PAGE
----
The "El Bunko" Effect (fwd)

P. Myers (mpwr@u.washington.edu)
Mon, 15 Dec 1997 11:21:37 -0800 (PST)


well said...makes a good point, and a great argument for international
coalitions of like-minded, and marginalized/exploited folks!  Pat M

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AFTER EL NINO BLOWS OVER, "EL BUNKO" WILL REMAIN

By Norman Solomon

     As winter gets underway, much of the nation is bracing for
turbulent weather. Recent news stories have heralded the ominous
arrival of El Nino. But what about "El Bunko"?

     They're quite different: El Nino is an occasional climate
shift that comes from nature. El Bunko is a perennial media
pattern that comes from human activity.

     If we see El Nino approaching, we're likely to batten down
the hatches and take a variety of precautions. But El Bunko is
apt to be welcomed as an informative flood of news.

     People are concerned that El Nino might engulf their homes
with storm water -- but they often swallow the deluge provided by
El Bunko.

     El Nino is a mass of unusually warm ocean water, causing
upheaval in weather patterns. El Bunko is the mass media's usual
hot air, causing perceptual distortions.

     While the damage done by El Nino can be estimated, the harm
that results from the El Bunko effect is so extensive as to be
incalculable. No insurance company in the world could write a
policy to cover what it's costing us.

     El Bunko is a system of manipulation, serving movers and
shakers around the globe. A lot of their maneuvering is out in
the open -- though furtive meetings are certainly useful to
facilitate the process.

     Most of all, El Bunko is a non-stop barrage of words and
images, obscuring rather than clarifying.

     When prestigious journalists tell us that "the economy" is
doing great -- without reference to the realities of widespread
poverty -- El Bunko is gathering steam.

     When wealthy elites develop new plans for turning Robin Hood
upside down by taking resources from the poor and middle class in
many lands, you'll hear the tempests of El Bunko howling about
the need for more "market reform."

     When U.S. government officials proclaim that Asian nations
must "drop barriers to foreign investment" -- while media pundits
cheer -- El Bunko's wind machines are in high gear.

     When the mightiest economic institution on the planet offers
Third World countries huge lines of credit -- under strict
conditions, of course -- you'll hear the El Bunko chorus singing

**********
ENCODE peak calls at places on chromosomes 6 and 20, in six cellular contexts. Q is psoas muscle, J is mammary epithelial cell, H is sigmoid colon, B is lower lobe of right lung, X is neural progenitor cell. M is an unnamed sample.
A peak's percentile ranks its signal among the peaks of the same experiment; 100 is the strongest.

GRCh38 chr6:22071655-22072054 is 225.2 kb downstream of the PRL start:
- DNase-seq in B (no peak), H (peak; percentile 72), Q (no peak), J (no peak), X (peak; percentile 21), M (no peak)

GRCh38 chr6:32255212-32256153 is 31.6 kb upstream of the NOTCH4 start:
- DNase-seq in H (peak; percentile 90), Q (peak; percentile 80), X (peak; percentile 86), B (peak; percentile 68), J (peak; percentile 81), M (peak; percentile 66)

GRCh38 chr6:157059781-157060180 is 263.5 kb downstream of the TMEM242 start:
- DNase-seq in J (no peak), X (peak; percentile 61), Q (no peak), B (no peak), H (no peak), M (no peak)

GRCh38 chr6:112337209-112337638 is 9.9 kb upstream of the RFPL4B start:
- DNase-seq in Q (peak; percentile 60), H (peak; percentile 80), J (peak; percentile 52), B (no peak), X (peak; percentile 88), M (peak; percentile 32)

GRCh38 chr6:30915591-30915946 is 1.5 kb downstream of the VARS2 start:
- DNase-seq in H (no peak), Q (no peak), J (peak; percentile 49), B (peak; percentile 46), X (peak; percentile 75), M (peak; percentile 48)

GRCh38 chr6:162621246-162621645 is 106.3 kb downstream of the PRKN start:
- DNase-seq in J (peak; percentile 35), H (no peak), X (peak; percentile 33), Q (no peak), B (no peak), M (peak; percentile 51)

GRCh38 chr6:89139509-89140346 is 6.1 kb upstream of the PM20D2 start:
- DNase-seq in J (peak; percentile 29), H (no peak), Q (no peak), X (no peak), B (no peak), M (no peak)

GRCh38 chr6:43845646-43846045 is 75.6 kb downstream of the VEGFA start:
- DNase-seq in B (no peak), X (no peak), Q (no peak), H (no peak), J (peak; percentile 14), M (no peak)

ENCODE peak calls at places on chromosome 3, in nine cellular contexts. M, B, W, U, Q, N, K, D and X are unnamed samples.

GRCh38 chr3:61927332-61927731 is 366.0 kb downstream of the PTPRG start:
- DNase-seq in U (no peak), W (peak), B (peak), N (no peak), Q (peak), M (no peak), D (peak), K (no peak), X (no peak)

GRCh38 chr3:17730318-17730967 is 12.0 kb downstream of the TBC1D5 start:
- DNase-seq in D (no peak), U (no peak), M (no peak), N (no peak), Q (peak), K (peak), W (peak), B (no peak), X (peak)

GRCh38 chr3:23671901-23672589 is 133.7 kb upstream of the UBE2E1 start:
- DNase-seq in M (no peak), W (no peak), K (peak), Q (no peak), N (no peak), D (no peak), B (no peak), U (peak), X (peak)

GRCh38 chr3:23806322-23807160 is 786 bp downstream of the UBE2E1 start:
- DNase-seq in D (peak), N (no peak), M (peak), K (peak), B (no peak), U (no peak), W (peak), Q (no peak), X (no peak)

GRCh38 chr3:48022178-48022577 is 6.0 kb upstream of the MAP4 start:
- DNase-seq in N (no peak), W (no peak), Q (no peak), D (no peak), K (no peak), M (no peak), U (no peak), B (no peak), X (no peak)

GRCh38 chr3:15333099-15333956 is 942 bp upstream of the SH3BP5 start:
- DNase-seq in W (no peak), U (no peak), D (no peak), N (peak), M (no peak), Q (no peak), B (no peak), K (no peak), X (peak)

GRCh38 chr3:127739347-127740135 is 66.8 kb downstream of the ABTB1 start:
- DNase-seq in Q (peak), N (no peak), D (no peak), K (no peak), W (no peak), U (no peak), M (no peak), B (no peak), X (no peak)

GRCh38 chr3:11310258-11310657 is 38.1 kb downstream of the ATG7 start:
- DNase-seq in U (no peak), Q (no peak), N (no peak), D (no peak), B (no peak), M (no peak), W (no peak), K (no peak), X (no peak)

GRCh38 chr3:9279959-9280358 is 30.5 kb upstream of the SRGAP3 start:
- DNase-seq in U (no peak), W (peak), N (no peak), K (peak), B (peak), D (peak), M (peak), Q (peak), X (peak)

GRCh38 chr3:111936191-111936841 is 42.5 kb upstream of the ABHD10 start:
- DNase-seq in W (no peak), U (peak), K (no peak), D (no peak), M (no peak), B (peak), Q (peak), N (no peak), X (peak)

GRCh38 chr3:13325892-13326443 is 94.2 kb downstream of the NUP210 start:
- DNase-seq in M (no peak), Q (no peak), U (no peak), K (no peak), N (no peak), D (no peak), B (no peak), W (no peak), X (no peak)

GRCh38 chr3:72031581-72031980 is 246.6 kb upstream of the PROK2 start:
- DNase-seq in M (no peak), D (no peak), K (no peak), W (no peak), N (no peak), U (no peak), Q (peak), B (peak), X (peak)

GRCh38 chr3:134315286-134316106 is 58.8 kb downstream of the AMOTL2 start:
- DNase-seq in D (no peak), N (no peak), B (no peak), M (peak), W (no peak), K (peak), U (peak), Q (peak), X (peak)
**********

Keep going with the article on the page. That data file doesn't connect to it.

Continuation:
the praises of the global loan shark known as the International
Monetary Fund.

     When news reports barely mention that those IMF conditions
require scores of governments to slash programs for such human
needs as nutrition, health care and education, El Nino is packing
a ferocious punch. Later, the death toll goes uncounted.

     And when big-money titans stride across borders, flattening
barriers to their dominance, you can count on El Bunko to depict
resistance as old-fashioned "protectionism."

     After a rough winter, El Nino will blow over. But behind El
Bunko is a high-pressure system of corporate power that promises
to gain strength for a very long time.

     At the end of the 19th century, Ambrose Bierce defined the
corporation as "an ingenious device for obtaining individual
profit without individual responsibility." The definition still
holds. But near the end of this century, the profits -- and grim
consequences -- of this ingenious device are beyond anything the
author of "The Devil's Dictionary" could have imagined.

     In their recent book, "The Global Media: The New
Missionaries of Corporate Capitalism," scholars Edward S. Herman
and Robert W. McChesney predict that current trends will continue
"for the short and medium term."

     But despite the reasons for gloom, Herman and McChesney see
more than a bleak horizon: "What is done now may significantly
affect what is possible later. The system may be far more
vulnerable and subject to change than appears to be the case at
present. ... If it is to change, and in a positive way, it is
important that people who are dissatisfied with the status quo
should not be overcome and rendered truly powerless by a sense of
hopelessness and cynicism."

     Perhaps the grandest achievement of the El Bunko effect is
to make the existing political climate seem natural. We're
supposed to believe that pillaging the planet is part of an
inevitable progression. But it isn't.

     El Nino is nature. El Bunko is something else.

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Norman Solomon is a syndicated columnist. His most recent books
are "Wizards of Media Oz" (co-authored with Jeff Cohen) and "The
Trouble With Dilbert: How Corporate Culture Gets the Last Laugh."